|Hadley Ferguson||hadleyjf||http://hadleyjf.wordpress.com/||I teach middle school history. I start by putting away all maps and globes from the world. Then I give the students a big sheet of blank paper, colored pencils. In pairs, I have them brainstorm as many places that they can remember from anywhere in the world. After they have their list, they have to create a map of the world from memory. It gets them accessing their previous memories and sharing them. It is then the kick-off to a study of map projections and a conversation about how maps are created by people.|
|Mark Barnes||@markbarnes19||http://www.learnitin5.com/Digital-Classroom-Strategies||As the saying goes, first impressions are everything. I do a few simple things that I believe go a long way throughout the year.|
First, I stand at the door and greet every child, welcoming her/him to room 119. I NEVER begin with rules and expectations and I don't say a ton about myself. That's old school and it turns kids off.
I like to show them something cool on the IWB, letting them know that we do lots of cool things with technology. I tell them that they will have their own personal web site, including a blog and message board. I tell them the walls in my room are pretty much bare, as they will make up what goes there, because this is their room.
Most of all, I tell them we're going to have fun and learn about life.
I've said virtually nothing about language arts, about me and about rules.
Every year at open house, many parents approach me and say their child came home excited about my class.
This is my goal for day one.
|Ryan||@ryflinn||This year I am sending survey out using google Docs before school. I am a kinder teacher so I set up stations that my children can socialize and I can make it around room to smile and make connections! It is all about them feeling like I a listening and there for them! It also helps we have phase in so I only see six students at a time each day for the first week!|
|kelly alford||@kelalford||alfordnews.wordpress.com||We have a water balloon toss that goes on for about 30 minutes. Each child has to match up with a different child each time and with each toss they have to answer a question about themselves, We also take class and individual pictures so the room will be plastered with their adorable faces the next day. I make a huge point about this is OUR room, not My room!!! I also end the year with the water balloons. Lot's of fun!|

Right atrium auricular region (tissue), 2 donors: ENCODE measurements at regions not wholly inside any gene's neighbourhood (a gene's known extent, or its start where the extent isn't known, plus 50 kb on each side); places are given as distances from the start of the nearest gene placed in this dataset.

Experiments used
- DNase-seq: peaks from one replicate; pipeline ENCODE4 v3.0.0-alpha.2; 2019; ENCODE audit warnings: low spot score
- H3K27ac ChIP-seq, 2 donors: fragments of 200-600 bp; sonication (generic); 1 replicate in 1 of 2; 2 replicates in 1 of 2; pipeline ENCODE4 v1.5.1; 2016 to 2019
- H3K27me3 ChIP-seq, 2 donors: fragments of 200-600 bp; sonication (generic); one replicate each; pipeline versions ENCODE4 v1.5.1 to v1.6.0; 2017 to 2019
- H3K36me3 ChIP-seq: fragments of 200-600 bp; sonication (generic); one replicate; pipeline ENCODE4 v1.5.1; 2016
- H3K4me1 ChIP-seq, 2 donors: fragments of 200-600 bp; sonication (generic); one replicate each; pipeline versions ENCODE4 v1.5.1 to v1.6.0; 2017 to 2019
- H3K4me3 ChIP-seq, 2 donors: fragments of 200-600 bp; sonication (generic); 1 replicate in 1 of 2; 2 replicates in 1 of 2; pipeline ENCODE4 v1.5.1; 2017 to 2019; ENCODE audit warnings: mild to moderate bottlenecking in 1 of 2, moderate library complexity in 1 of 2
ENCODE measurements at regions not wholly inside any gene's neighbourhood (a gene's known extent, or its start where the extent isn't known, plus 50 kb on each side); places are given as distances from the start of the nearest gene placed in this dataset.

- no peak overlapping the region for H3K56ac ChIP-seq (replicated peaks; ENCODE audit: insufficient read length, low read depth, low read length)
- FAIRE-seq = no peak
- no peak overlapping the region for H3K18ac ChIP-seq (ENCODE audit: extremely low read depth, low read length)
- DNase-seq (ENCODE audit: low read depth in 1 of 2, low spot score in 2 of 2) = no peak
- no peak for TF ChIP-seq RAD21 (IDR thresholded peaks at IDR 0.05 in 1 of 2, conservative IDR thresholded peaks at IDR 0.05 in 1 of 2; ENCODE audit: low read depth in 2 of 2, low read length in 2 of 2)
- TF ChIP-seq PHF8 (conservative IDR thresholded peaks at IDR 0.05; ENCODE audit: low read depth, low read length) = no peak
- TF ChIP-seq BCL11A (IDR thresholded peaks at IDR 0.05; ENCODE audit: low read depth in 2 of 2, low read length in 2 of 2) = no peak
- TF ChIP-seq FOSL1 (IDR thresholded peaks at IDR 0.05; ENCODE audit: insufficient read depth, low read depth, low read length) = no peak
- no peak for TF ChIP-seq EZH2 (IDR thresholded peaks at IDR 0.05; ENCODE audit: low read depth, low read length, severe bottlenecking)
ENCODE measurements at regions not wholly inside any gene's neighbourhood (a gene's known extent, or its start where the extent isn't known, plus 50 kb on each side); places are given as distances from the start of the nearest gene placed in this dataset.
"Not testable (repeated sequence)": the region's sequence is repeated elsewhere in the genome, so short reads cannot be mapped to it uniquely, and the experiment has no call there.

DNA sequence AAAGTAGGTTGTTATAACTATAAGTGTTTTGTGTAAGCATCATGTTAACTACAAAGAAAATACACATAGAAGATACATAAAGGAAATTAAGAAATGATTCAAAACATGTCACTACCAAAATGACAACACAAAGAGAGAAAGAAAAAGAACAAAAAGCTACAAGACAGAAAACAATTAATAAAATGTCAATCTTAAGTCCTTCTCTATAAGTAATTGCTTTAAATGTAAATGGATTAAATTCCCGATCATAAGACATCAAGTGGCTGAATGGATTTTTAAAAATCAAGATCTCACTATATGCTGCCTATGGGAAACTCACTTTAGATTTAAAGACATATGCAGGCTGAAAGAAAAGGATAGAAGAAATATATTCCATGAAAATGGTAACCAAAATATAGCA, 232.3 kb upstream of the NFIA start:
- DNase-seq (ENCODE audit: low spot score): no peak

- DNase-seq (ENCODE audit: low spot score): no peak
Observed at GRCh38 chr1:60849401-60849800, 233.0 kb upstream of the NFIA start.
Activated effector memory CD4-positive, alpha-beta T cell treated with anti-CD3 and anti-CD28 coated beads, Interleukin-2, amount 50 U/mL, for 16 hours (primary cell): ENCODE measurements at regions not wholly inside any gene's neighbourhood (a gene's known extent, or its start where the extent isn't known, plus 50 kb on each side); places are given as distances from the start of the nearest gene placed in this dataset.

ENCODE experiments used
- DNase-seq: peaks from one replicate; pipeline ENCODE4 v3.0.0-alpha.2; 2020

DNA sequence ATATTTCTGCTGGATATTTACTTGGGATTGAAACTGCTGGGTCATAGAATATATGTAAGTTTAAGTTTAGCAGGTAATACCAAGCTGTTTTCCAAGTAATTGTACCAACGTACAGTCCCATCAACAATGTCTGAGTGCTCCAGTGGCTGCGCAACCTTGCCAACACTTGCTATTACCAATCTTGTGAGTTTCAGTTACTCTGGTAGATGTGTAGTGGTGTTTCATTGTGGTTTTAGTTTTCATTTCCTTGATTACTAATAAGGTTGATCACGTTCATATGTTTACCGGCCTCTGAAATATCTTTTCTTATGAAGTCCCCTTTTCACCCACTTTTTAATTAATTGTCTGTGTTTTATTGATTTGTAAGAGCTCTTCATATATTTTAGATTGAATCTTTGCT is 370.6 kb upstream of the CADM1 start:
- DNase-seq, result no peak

|Derek Braman||@DerekBraman||Mrbraman.edublogs.org||On the first day we play the name game, going throughout the room telling each student's name and something cool about them. They get to pick the style of voice. The next student has to repeat everyone before them then their own name and something cool until we get through the whole room. I have to bat cleanup and repeat everyone. We also get right into the computer lab to make Wordles for each student to use as a locker poster.|
|Natalie Wojinski||@mswojo||http://www.eztechintegration.blogspot.com||I greet my students at the door, ask for their ID (the school requires that they wear them), check them off my roll sheet, SAY their name while looking at them, then ask if I pronounced their name correctly. I tell them it is important that I say learn their name correctly. If I have it wrong, I repeat the name until I have said it correctly. Sometimes I find out that they DON'T want to be called by their first names or prefer a more Americanized pronunciation. This takes a long time with 35+ kids in each class, but helps to establish the idea that I see each student as an individual.|
|Jason Lobdell||JasonLobdell||- Play music between classes--students don't have to walk into a silent room, and they learn a little bit about me and my (awful) taste in music, and sometimes they start talking about what kind of music they like.|
- Play an intro game I call "Find Your Missing Piece": It's a shape puzzle for little kids (I teach high school). Each student has either a shape or a shape "holder;" they find someone whose piece will fit theirs, and then introduce themselves to each other and introduce their new friend to the class. (It's a school-appropriate version of the singles bar game "Nuts and Bolts.")
- I have a set of alphabet letter cards. I hand them out, and students have to form groups that spell words using the cards of everyone in the group; intros are made, shared, etc.
- We play the "Google Game": Student #1 tells us their name and the last thing they googled. Student #2 tells us their name, the last thing they googled, AND student #1's name/last thing googled. It builds around the room, etc. (Does this qualify as using tech?)
|teach2gt||Use wall wisher or todays meet to introduce myself & let students introduce themselves to each other.|